This month, the World Trade Organization (WTO) is hosting its annual Public Forum, a three-day marathon of open discussion on the latest developments in global trade. As many as 1,500 participants from governments, civil society, business and academia will explore ways to strengthen the rules-based system that has guided international trade for more than 70 years.
The topic this year, Trade 2030, could hardly be more timely. Issues such as sustainability, technology and inclusive growth will be key elements in shaping the global trading system for the 21st century. But the discussions in Geneva take place against a backdrop of rising trade tensions. The multilateral trading system is under pressure, and the challenges we face cannot be taken lightly. Underlying issues such as the rights and obligations of emerging economies need to be addressed, as do more specific issues such as transparency, subsidies, state-owned enterprises and technology transfer.
In the pre-World War II years, protectionism and economic depression shaped the world economy. In the years since, a liberal, rules-based multilateral trading system has fostered growth around the globe. Tensions in the multilateral trading system are bad news for billions of people throughout the world. It’s also bad for business, especially for small- and medium-size companies that cannot risk trading or investing in an unpredictable business climate. And it’s particularly damaging to the poorest countries.
The multilateral trading system is a remarkable triumph for international cooperation. It is a result of countless small steps and careful compromise. What seems unlikely today may be tomorrow’s triumph.
Safeguarding and strengthening that system, which has ushered in economic growth and other benefits throughout the world, should therefore be our top priority.
The Norwegian government is among those that have recently voiced concern over the state of world trade. We see a danger of increased instability in the world economy that could slow global growth. However, it is my personal experience that in trade policy — negotiations in particular — patience and trust are decisive factors for success. Early in my career, I was for some time part of the Norwegian negotiating team in the Uruguay Round. Long meetings, often running into the early hours, yielded results in the end.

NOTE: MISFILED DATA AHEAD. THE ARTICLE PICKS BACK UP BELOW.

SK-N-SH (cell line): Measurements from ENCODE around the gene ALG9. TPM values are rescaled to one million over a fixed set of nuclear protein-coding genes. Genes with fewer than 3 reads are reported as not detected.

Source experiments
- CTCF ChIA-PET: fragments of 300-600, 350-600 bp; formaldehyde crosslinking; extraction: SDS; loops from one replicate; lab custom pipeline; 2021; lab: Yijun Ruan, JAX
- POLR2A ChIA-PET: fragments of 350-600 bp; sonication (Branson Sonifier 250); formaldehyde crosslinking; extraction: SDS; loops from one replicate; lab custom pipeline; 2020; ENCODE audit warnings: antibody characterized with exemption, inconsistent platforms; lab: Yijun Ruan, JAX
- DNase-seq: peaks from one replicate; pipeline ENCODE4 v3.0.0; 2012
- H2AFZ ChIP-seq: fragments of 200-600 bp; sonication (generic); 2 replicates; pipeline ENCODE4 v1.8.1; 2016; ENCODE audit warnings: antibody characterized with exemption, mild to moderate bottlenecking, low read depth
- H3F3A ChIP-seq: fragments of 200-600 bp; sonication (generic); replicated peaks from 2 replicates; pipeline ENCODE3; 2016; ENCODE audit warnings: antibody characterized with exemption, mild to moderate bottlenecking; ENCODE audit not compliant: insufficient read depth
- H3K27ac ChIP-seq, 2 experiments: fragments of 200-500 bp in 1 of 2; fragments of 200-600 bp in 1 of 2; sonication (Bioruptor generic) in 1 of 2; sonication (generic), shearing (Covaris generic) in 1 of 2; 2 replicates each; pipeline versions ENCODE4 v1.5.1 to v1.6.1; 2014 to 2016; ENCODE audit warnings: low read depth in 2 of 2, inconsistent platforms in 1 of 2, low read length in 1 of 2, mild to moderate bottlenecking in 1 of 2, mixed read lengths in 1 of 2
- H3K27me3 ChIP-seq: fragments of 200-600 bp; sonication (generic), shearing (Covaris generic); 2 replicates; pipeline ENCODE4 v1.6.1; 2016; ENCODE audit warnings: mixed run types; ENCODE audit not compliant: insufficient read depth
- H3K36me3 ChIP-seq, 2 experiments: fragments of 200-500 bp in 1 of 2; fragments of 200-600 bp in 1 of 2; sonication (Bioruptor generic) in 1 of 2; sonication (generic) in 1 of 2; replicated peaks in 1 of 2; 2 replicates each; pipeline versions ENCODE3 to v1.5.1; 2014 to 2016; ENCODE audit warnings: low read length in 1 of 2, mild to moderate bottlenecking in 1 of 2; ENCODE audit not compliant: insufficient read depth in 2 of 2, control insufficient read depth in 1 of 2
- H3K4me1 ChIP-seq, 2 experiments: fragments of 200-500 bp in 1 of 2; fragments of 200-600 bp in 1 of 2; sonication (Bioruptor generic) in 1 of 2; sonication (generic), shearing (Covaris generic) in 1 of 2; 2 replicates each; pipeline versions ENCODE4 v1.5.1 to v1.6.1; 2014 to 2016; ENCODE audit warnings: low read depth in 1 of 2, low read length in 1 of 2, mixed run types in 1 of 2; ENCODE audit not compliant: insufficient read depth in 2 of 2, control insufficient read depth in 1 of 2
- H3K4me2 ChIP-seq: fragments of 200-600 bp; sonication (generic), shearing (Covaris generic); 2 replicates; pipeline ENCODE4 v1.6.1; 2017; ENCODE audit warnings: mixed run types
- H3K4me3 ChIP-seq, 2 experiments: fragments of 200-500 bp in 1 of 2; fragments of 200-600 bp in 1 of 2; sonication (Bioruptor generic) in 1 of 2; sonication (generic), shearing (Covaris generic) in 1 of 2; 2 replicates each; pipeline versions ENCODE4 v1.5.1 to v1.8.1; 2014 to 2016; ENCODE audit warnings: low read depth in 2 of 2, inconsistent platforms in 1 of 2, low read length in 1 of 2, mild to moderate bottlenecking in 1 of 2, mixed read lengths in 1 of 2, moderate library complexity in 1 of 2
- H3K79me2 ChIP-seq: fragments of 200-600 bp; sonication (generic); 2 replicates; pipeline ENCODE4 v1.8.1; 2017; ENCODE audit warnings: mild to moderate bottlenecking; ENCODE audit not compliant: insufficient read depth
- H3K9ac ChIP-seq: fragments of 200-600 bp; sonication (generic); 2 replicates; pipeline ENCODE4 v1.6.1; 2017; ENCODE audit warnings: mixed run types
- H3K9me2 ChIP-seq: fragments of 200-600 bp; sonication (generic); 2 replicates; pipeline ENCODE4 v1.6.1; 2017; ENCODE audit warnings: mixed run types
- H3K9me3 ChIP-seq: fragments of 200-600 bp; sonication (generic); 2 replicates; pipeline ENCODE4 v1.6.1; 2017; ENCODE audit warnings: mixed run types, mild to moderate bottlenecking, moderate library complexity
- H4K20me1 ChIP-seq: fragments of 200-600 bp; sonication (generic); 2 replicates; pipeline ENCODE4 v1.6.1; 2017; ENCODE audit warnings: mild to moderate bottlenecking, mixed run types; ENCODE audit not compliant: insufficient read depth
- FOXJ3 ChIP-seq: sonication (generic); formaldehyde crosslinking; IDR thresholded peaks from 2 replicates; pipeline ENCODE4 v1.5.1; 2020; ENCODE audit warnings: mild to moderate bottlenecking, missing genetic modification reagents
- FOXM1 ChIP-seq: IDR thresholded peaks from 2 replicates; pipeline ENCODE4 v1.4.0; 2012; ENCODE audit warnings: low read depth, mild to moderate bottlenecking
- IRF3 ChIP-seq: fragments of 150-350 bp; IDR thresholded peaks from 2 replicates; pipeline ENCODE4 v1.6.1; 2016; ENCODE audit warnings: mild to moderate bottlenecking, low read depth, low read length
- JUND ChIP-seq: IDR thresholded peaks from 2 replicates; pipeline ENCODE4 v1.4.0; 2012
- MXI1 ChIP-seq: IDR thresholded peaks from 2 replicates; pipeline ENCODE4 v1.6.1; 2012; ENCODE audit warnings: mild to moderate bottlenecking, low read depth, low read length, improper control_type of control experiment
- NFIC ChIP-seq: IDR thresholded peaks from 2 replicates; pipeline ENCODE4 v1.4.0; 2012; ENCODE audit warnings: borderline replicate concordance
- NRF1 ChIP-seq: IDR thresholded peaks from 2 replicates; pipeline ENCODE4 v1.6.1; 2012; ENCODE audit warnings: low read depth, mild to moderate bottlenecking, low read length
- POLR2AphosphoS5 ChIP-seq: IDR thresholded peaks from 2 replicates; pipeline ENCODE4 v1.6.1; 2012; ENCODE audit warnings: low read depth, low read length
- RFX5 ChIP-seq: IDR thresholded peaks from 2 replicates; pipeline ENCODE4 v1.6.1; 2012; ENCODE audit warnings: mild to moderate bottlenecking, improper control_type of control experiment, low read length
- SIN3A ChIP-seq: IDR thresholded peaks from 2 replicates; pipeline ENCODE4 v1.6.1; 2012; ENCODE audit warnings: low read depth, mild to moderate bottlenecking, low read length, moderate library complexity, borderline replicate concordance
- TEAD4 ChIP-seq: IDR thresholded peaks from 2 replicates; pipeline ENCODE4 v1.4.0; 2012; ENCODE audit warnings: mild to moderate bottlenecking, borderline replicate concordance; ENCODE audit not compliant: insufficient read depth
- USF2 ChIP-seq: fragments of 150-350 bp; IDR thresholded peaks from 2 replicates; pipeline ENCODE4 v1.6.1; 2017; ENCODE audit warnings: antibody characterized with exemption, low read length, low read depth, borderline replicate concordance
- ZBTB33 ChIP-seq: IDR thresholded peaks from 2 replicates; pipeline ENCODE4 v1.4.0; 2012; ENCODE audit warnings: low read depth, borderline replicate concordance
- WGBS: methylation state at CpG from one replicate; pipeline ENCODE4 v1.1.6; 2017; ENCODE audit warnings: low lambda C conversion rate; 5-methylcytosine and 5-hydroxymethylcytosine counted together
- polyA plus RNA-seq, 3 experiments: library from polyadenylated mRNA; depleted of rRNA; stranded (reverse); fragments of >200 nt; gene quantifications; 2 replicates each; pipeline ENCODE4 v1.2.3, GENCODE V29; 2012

As a trading nation, Norway prefers agreed-upon rules and predictability. That is why we put so much effort into finding solutions. We are fully aware of the need to address underlying concerns. However, we don’t believe that protectionism is a good answer. And we don’t want to gamble with what works in order to fix what doesn’t. The challenges are global; solutions should be multilateral.
In my opinion, it’s about time for the entire WTO membership to reflect on the root causes of the tensions in the trading system. How each of us responds will have an impact on our common good.
The principles of nondiscrimination, bound commitments and a rules-based system of dispute resolution are timeless. But trade in 2030 must be more sustainable and more inclusive. Let’s build on 70 years of dialogue between governments on the interface between individual countries’ political choices and the global common interest. Through shared norms, rules, regulations and dispute settlement procedures, member states seek to ensure that the global economy is based on international cooperation and an open, rules-based trade policy.
Norway will continue to work toward this goal, pushing for reforms and multilateral solutions, so that the multilateral trading system can continue to benefit us all.
Source: Washington Diplomat